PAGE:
How to Vent a Shed-style Roof

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Avoid putting holes in the roof when you don't need to. When the peak of a shed-style roof is at least 18 inches higher than the top of the building's walls you can install vents in the end walls just below the peak. This area is like half of a gable end. If the roof has been installed correctly, this is a non-load bearing location where there is minimal framing to get in the way of a right-triangle vent of your choice. For best results, plan to install one vent on each half-gable end. Install these vents once the sheathing is in place and before the siding is installed.

Things You'll Need

  • Level
  • Speed square
  • Tape measure
  • Circular saw
  • 2-by-4 lumber (optional)
  • Screw gun (optional)
  • 2-inch deck screws (optional)
  • Hammer
  • Roofing nails
  • Determine the pitch of the roof by: using the level to mark a plumb line on the face of a gable-end fascia; placing the pivot point (spot at the base of the right triangle) of a speed square at the bottom of the plumb line with the backside of the right triangle on the plumb line; and reading the pitch where the bottom of the fascia passes through the slot at the bottom of the speed square (common rafter scale).

  • Buy two, right-triangle vents with the same pitch as your roof. Get the correct orientation since one needs to face right while the other faces left.

  • Measure the three sides of one vent, minus the flange or frame, and draw an outline of it on each gable end. Lay this out so the angled side of the vent follows the angled underside of the roof line. Keep the angled line just below the top framing member of the half-gable.

  • Cut out the sheathing inside the lines you drew in step three, using the saw. Set the saw cut depth to match the thickness of the sheathing so you don't cut through any framing. If there are no framing components in the way, or the thickness of the vent will allow you to set the vent in the opening and nail it in place through the flange, then go on to step six.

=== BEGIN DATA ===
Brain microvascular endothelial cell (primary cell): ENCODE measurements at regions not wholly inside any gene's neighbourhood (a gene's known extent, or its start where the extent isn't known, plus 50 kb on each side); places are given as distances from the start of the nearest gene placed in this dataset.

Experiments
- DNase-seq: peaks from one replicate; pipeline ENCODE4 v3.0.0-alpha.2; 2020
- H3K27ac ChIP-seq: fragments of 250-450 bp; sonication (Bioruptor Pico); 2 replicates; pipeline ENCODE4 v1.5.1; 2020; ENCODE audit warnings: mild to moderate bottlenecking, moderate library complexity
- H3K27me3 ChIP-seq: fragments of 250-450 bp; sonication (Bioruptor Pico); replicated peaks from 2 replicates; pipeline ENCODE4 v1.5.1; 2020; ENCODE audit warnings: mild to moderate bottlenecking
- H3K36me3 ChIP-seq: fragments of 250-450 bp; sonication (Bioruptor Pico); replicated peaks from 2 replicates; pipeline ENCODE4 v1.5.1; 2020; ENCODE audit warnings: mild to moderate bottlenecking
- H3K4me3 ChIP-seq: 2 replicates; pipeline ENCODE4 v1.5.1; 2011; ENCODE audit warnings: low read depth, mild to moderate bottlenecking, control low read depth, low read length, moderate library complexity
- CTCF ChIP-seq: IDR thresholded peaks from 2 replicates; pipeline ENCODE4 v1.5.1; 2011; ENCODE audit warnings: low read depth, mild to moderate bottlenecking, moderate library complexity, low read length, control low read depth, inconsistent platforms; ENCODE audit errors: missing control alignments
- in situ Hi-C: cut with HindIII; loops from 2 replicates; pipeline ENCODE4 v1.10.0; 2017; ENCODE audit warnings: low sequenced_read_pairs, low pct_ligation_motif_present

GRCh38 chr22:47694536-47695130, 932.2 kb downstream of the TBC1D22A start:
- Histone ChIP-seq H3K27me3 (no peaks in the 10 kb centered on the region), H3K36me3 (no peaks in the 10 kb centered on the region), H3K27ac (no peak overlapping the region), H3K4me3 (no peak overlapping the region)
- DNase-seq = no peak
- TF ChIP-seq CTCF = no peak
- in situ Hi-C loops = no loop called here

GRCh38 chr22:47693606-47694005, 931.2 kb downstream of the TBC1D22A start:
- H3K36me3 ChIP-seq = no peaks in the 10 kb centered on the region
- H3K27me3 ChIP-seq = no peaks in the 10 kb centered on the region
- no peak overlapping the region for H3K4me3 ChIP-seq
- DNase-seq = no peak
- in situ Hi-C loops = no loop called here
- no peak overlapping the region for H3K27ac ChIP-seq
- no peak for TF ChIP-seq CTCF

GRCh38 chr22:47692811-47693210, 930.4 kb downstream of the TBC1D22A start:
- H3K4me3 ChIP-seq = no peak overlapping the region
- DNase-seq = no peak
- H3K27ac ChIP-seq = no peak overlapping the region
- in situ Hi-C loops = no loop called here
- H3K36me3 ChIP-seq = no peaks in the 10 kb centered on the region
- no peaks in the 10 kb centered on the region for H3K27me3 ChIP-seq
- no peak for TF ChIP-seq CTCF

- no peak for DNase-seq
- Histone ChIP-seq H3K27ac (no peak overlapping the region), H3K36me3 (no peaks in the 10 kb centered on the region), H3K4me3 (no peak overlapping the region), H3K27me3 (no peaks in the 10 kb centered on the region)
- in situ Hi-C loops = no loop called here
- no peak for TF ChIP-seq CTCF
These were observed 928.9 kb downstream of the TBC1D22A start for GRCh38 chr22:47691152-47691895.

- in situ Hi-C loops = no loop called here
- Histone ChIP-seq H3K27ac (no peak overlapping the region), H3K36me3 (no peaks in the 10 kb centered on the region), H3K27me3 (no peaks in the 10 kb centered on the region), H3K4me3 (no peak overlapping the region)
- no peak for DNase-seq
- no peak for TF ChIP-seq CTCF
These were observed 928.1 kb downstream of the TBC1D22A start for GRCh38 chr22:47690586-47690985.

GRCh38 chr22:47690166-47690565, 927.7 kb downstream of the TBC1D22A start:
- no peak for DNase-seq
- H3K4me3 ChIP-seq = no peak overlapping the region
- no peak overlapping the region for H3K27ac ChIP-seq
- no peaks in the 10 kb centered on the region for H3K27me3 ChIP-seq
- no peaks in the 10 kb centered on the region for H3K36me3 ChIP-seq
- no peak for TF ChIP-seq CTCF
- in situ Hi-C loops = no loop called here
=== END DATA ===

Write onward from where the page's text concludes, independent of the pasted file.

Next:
• Remove existing framing that will not allow the vent to fit all the way into the opening. Add new framing around the inside of the opening creating a box for the vent to fit into by cutting the two-by-four lumber into lengths that fit between the remaining framing components and fastening them in place with the two-inch deck screws.

  • Apply a bead of silicone caulk all around the back of the flange of each right-triangle vent. Place the vents into the holes and fasten in place by driving nails or screws through the flanges and into the sheathing.

  • Fit the siding to the edges of each vent frame or over the top, depending on your vent type.

Tips & Warnings

  • Right-triangle vents vary in their frame sizes, depths and finish details. Follow the manufacturer's instructions on cutting the holes for the vents you buy.
  • When the building is already sided, consider using a vent that is made for that purpose. These vents may also have separate molding pieces to finish them attractively. You will also need to add framing to the inside of the gable end.
  • Wear eye protection when hammering and cutting.
  • Follow ladder safety guidelines.

References

  • Photo Credit triangle image by Zbigniew Nowak from Fotolia.com
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